The !@#$%# people. No. No no no no no. You are failing at Mormonism specifically and Christianity generally. Give a lesbian a hug for heaven's sake.

I turned off CHVRCHES and turned on the Mormon Tabernacle Choir
MoTab's great. Noel's one of my all-time favorite Christmas albums. But no one should have to turn off CHVRCHES to listen to them. I'm so sorry.

previous svithe


  1. How are we failing in the teaching of our doctrinal framework such that our fellow Saints don't have the intellectual and/or spiritual skills necessary to work through new information?

    This question (or something similar) has been on my mind for several years. It presses more heavily now than ever before, though, especially since my daughters are getting older, since I'm in a position to influence (in limited ways) what happens in our ward re: teaching, and since my own faith is expanding. I look back often at the things that keep me grounded in my (Mormon) faith community and am grateful for experiences that have taught me to productively engage with complex, conflicting ideas and to not become debilitated by them. How, I ask myself, do I facilitate such experiences for the people I encounter on a regular, intimate basis (especially my kids)? It's a question I'm not sure I'll ever stop wrestling...

    1. .

      I wish there were easy and obvious answers. Like a lot of things though, I think we find the most success with those kids who see it modeled in their home. So your daughters have that going for them.

  2. Can we start a More CHVRCHES in Church campaign?

    Also, I think the more true statement is that Mormonism doesn't tolerate *certain* deviations from dogma. Lots of deviations we're pretty tolerant of. Of course, maybe all I'm saying is, those things are only pretend dogma.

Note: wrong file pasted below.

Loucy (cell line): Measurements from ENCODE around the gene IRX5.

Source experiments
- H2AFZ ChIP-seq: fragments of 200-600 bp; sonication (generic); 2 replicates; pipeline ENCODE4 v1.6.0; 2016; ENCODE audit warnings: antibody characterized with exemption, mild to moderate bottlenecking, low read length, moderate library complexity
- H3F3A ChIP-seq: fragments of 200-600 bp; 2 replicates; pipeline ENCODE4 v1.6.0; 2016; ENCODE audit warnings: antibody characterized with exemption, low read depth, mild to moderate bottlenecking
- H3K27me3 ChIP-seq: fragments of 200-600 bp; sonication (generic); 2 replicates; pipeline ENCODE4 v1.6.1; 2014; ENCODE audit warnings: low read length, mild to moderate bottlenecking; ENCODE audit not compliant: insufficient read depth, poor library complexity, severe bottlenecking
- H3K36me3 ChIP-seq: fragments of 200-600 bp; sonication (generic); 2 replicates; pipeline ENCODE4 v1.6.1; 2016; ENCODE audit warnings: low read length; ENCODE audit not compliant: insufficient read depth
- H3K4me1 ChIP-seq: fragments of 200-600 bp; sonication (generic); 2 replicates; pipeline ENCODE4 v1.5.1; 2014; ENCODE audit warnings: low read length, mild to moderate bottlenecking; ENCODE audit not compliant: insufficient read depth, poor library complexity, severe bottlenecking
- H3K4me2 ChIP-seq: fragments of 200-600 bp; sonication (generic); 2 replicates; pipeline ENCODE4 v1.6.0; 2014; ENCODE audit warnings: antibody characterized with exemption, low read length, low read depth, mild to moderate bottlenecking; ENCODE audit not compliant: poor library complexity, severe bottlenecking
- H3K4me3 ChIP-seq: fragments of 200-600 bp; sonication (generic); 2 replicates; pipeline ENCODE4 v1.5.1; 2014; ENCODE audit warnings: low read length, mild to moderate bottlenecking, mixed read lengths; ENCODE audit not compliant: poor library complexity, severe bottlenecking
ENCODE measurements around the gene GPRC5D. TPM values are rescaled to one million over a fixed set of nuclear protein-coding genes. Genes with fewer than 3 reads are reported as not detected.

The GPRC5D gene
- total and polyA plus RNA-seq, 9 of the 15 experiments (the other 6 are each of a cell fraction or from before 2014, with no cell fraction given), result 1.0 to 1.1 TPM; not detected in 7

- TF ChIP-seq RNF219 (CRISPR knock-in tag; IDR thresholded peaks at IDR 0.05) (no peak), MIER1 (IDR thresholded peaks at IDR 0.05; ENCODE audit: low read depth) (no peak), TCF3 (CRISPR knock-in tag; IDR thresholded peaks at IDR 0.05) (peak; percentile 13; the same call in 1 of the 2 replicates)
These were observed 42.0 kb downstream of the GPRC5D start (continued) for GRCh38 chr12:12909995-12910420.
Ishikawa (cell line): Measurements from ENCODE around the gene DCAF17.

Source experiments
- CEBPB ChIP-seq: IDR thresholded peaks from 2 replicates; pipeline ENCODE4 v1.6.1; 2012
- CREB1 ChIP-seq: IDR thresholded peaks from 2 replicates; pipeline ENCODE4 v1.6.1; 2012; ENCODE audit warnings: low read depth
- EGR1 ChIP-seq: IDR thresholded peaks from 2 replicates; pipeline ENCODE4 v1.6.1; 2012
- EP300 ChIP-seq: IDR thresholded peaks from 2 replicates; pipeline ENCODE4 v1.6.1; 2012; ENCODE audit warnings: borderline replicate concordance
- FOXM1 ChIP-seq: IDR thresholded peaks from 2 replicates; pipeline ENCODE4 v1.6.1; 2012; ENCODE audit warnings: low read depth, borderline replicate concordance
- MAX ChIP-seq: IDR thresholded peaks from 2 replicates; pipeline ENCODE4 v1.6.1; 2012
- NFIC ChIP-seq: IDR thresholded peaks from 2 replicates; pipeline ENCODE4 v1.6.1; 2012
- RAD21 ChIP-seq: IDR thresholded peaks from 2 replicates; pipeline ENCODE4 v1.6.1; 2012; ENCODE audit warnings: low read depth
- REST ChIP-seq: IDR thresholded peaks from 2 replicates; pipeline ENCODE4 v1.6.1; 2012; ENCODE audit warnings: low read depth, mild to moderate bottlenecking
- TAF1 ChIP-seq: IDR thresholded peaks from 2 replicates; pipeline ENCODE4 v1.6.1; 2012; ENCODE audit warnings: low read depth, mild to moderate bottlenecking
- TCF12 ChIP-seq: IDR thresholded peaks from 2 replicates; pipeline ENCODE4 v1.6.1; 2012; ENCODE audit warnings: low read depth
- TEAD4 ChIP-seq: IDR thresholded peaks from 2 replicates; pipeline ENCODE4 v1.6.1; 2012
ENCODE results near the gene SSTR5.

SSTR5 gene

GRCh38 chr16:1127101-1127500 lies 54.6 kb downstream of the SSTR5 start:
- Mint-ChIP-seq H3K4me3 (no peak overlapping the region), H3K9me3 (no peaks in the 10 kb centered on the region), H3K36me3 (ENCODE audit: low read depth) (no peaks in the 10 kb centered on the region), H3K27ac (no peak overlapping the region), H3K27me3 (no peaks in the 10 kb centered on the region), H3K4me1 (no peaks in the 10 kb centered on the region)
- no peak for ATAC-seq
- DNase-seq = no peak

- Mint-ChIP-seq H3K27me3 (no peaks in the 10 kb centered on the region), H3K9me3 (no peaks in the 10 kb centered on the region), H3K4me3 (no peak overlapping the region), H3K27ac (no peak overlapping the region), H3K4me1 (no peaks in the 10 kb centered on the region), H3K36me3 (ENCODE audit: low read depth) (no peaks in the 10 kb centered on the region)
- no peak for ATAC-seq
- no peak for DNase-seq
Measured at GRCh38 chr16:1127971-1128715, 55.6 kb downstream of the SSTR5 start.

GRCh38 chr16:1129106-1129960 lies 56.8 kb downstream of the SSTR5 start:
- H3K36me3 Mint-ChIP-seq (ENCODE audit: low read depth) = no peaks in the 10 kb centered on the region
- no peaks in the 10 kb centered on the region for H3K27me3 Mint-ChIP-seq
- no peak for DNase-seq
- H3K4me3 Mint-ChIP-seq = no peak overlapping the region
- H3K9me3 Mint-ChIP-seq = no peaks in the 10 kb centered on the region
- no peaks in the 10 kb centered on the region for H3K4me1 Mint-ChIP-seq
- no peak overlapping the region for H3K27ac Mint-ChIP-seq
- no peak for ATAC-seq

1. .

      Right. Like my grandpa said, if all sins smelled as bad as Word of Wisdom sins, no one would come to church.

  3. Re: Bricks and Towers - I'm not sure why it is, but I think something about being religious (or maybe just Christian?) makes people structure their beliefs this way. I met many a mainline Christian in Idaho who proclaimed, "If one word of the Bible is wrong, then the whole Bible is false!"--which they took to mean that every word is true, even though the logical conclusion would be the opposite. I think all-or-nothing propositions are easier to own.

    Re: Deviations and Dogma -- I have a huge jumble of thoughts on the uncertainty of faith and the difference between belief and knowledge. I've been trying to sort through them for a couple of years now. I think there's an over emphasis in the Church on knowing things. Like, I think it would be jarring if someone stood up in testimony and said, "I believe XYZ" instead of "I know XYZ." In a culture that demands (or maybe just expects?) certainty, particularly in the context of The One True Church, I think there's a lot of motivation to assume that all the answers are known and the status quo is correct and doubt/deviance/difference is bad. Here in Boston, I see a lot of ward-and-stake-level work to combat this perception, and I've been please that so many General Conference talks in the past year or two have discussed doubt and even loss of testimony in empathetic tones. Changing a culture is hard work, though, and I think this idea of Mormonism not tolerating deviance will persist (and in many cases be accurate) for a long time.

    1. .

      When it's my turn to start testimony meeting, I try to model alternate models of expressing my faith. I like to think more people appreciate it than are freaked out by it, but I haven't done serious field work to determine such.

  4. Been thinking about this all week. Mostly I'm just sad that people have had and continue to have these kinds of experiences with Mormonism...and that those experiences have louder voices than the quiet, unremarkable, (hopefully) more common "good" experiences. Trying to use the small platform I have to give more metaphorical lesbians metaphorical hugs.

    1. Or, you know, actual hugs for actual lesbians, if the circumstance presents itself.